Future Truck Program Information Report 2001-3: Future Cab Study Summary Report From Focus Group Activity
At TMC’s 2000 Annual Meeting, 16 fleet mem- bers of TMC participated in a focus group about their needs and desires for truck cabs in 2010. The focus group was led by Robert Crump and Renae Bowers-Carnahan. The focus group session was observed via closed circuit video by other members of TMC in an adjacent room.
Future Truck Committee Information Report: 2001-2 Innovation in Future Truck Cab Designs An Exploration of New Possibilities
This paper is a result of a “freewheeling” consideration of changes in the layout of vari- ous cab components and driver positioning and the effect of such changes on safety and operations. It is meant to provoke discussion and encourage innovation. The authors do not necessarily advocate any particular design or approach, but they do advocate spirited debate and serious consideration of the value of these changes to cab design.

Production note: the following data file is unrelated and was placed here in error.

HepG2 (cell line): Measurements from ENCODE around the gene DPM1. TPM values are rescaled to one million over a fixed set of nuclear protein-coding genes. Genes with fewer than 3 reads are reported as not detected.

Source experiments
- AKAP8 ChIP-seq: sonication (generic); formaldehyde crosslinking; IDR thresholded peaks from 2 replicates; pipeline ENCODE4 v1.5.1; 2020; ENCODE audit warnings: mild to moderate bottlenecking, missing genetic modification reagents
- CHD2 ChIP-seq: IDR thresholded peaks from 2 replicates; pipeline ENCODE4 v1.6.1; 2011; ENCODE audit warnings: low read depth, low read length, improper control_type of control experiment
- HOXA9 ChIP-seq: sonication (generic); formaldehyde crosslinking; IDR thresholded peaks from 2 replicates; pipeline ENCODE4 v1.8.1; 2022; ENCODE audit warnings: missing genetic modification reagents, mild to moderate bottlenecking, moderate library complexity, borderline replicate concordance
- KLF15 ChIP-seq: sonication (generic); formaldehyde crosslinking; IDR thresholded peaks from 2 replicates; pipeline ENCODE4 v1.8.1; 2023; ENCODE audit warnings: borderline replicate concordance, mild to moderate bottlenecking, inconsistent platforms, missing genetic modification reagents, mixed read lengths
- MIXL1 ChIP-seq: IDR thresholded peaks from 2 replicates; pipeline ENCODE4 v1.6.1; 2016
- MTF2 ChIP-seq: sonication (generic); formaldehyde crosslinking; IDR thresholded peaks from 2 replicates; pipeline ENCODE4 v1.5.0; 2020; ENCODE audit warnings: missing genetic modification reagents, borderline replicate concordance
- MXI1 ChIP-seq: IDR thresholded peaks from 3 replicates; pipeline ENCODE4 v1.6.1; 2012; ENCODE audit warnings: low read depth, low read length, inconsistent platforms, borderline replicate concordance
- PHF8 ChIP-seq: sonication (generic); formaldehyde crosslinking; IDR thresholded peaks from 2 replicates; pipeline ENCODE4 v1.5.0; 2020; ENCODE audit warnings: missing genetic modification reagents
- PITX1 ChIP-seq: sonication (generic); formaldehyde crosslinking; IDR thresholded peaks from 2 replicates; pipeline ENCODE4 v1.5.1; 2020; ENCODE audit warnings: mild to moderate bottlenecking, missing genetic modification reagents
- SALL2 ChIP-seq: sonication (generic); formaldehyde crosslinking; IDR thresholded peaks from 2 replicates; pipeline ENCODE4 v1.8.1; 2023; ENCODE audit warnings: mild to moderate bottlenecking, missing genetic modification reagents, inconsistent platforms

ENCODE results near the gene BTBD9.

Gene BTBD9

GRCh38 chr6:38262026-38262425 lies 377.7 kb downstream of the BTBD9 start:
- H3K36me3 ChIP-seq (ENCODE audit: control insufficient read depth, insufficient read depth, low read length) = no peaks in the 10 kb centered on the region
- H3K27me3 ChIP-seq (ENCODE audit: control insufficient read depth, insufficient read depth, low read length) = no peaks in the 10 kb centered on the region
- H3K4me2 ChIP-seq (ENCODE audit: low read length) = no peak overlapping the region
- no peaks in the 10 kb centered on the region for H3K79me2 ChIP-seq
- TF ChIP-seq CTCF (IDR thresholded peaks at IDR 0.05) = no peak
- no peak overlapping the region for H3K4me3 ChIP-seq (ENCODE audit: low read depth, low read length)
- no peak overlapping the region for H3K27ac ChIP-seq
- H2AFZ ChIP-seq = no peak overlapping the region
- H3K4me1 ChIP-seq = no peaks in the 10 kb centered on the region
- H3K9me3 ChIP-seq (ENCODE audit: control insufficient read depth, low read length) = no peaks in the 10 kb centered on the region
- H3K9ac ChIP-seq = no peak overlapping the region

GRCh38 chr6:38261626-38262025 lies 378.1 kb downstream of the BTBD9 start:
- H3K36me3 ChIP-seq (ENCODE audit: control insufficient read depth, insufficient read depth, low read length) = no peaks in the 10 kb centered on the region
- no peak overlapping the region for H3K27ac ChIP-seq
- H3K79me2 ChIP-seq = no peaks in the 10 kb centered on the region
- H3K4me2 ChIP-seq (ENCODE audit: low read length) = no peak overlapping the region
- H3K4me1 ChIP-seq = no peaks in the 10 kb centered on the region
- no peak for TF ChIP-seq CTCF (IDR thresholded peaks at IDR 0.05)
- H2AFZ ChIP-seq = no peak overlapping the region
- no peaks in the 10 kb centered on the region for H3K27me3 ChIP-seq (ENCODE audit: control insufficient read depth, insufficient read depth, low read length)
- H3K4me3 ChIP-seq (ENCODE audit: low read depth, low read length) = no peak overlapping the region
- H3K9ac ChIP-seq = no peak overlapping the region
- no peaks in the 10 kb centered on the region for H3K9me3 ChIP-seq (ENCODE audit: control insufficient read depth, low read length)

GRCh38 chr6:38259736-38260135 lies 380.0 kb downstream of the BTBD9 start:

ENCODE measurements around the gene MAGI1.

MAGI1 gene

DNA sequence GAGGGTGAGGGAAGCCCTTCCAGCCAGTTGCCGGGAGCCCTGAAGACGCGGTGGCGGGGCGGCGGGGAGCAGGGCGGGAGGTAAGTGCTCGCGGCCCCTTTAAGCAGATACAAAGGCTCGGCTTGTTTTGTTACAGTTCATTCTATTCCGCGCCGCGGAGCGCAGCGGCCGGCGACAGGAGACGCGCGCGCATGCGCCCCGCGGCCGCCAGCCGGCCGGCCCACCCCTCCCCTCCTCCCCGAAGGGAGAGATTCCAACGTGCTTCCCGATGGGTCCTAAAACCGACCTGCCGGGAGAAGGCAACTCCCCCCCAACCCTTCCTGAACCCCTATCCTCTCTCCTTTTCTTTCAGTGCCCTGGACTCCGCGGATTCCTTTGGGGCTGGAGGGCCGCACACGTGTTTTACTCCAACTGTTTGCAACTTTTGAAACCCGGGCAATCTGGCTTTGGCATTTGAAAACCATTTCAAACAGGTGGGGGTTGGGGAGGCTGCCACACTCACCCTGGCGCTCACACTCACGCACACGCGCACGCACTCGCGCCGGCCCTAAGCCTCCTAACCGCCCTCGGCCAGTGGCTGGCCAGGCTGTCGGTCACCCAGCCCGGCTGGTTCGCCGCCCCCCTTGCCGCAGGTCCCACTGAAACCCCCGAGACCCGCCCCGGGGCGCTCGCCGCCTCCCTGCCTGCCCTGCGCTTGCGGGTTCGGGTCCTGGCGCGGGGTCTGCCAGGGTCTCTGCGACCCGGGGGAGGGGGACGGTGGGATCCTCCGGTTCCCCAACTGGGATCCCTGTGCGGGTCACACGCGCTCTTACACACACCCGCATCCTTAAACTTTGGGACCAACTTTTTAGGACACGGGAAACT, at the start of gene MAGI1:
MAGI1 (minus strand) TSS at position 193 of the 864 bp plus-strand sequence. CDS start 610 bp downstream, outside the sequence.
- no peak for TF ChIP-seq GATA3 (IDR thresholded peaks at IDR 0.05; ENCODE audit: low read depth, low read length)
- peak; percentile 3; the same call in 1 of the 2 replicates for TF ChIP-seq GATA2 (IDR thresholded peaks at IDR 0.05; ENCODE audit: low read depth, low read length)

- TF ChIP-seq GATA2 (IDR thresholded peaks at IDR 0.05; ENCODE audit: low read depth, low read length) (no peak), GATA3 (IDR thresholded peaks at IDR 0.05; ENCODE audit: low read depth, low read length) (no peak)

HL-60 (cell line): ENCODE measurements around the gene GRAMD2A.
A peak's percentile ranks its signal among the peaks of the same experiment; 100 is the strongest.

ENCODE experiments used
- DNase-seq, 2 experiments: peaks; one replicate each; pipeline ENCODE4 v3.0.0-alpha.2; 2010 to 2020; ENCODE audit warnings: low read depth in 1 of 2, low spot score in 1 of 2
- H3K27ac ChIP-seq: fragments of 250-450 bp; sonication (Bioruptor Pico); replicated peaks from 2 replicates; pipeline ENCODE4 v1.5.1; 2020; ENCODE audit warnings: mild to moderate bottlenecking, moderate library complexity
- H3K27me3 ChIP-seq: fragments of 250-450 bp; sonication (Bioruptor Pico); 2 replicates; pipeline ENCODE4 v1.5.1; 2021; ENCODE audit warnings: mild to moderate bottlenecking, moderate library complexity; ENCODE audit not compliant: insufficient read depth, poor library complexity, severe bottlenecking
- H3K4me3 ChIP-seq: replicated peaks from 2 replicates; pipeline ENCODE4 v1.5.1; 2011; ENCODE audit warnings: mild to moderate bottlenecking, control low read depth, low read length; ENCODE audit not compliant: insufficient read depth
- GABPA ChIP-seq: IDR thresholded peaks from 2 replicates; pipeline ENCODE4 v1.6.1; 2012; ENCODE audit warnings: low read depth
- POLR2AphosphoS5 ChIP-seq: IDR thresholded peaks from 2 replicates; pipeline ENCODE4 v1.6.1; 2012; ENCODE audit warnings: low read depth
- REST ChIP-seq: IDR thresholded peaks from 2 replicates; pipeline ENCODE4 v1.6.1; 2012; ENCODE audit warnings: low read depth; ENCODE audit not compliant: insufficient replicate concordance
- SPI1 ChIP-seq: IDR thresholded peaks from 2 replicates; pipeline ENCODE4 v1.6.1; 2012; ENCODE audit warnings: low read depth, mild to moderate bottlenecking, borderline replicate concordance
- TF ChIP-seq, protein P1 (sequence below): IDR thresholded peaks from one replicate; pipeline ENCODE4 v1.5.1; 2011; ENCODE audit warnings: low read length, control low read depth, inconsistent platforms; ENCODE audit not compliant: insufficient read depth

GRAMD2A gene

Future Truck Program Position Paper: Future Alternatively Fueled Engines Review of Viable Alternative Fuel Options
Various groups are researching and promoting different fuels, various states are encouraging alternative fuel use, and the federal government may mandate alternative fuels for private (i.e. non-government) fleets. A number of different fuels are being considered as alternatives to conventional diesel fuel and gasoline. In addition to the “traditional” natural gas, propane and alcohols (methanol and ethanol), new ones appear periodically, such as DME, DEE etc.
Future Truck Program Position Paper: Future Driver Interface
Advanced communication systems, collision warning systems and complex display systems are finding their way into commercial vehicles. Dispatcher communications and cellular telephones are already common place. Navigational aids are becoming more popular as prices fall rapidly. Soon the communications bandwidth into a truck will increase to rates that rival current office systems. This will bring with it a proliferation of communications devices. A driver could conceivable have complete Internet access while driving.
In 1984, The Maintenance Council (TMC) of the American Trucking Associations launched a new initiative aimed at increasing awareness of equipment user needs and influence among manufacturers and suppliers. This initiative was called “Tomorrow’s Truck.” TMC undertook this mission because of a firm belief by its members that equipment users are the best source of information about the demands put upon vehicles.